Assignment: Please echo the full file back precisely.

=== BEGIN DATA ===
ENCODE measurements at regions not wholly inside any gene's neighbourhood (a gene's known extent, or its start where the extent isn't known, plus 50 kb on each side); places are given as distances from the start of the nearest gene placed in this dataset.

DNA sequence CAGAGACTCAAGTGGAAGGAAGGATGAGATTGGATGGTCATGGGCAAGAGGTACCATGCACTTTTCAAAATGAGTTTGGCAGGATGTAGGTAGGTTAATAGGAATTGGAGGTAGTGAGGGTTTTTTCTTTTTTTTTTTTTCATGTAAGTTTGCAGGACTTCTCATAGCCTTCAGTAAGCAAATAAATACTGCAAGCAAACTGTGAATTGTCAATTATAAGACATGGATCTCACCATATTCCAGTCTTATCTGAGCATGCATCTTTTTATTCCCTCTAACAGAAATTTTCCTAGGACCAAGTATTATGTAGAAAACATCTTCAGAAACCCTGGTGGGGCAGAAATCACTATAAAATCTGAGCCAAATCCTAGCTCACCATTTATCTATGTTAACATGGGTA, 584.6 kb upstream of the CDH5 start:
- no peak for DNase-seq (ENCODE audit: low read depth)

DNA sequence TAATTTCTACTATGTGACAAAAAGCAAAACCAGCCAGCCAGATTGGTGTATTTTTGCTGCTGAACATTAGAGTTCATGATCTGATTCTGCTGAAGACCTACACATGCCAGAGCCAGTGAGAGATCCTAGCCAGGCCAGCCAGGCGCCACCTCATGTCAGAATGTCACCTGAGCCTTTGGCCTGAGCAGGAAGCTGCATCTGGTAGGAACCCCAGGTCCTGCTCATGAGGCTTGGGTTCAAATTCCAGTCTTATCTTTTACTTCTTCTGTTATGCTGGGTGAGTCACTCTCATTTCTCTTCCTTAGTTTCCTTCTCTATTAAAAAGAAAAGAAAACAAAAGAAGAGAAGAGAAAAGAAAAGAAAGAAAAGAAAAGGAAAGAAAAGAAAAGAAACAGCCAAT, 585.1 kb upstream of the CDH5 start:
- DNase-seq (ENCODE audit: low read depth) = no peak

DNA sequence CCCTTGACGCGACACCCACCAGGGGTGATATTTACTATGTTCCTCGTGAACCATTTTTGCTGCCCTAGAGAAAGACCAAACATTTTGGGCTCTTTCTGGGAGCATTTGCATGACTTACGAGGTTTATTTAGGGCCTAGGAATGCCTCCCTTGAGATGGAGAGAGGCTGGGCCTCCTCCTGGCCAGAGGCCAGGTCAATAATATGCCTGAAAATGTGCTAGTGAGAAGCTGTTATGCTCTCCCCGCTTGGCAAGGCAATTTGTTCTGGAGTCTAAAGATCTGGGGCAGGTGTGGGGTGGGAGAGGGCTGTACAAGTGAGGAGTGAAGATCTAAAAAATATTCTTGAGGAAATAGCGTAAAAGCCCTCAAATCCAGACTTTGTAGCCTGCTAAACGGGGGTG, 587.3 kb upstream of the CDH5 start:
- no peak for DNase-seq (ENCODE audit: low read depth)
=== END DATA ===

ENCODE measurements at regions not wholly inside any gene's neighbourhood (a gene's known extent, or its start where the extent isn't known, plus 50 kb on each side); places are given as distances from the start of the nearest gene placed in this dataset.

DNA sequence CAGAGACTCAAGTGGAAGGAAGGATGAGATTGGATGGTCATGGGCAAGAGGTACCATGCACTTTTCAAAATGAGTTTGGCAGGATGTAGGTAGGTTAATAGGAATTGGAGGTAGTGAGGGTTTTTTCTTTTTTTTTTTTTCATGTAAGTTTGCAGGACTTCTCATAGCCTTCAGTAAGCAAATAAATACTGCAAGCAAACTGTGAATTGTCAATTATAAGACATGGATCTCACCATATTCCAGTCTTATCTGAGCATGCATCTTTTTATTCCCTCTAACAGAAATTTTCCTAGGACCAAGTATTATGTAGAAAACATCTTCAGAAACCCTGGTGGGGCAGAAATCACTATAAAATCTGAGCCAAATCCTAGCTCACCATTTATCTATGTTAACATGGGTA, 584.6 kb upstream of the CDH5 start:
- no peak for DNase-seq (ENCODE audit: low read depth)

DNA sequence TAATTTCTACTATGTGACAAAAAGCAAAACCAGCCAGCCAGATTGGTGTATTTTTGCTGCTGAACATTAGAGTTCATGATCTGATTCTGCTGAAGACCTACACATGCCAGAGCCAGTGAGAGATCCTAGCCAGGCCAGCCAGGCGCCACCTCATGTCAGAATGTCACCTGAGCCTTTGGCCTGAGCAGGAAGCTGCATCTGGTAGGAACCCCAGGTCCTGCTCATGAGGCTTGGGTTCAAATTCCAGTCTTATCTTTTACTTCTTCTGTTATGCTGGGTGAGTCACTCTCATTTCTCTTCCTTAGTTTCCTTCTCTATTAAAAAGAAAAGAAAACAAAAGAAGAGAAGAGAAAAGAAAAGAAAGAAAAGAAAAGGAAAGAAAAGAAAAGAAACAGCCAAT, 585.1 kb upstream of the CDH5 start:
- DNase-seq (ENCODE audit: low read depth) = no peak

DNA sequence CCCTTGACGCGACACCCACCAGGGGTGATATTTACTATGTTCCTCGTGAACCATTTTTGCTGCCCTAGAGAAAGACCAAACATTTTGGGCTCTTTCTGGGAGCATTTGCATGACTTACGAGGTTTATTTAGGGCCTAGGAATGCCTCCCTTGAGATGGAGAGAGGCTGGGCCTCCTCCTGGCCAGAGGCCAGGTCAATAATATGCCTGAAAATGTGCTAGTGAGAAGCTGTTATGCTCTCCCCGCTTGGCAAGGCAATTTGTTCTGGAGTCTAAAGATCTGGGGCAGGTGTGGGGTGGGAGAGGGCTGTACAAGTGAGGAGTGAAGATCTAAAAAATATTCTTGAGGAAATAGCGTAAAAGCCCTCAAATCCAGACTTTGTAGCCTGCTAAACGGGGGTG, 587.3 kb upstream of the CDH5 start:
- no peak for DNase-seq (ENCODE audit: low read depth)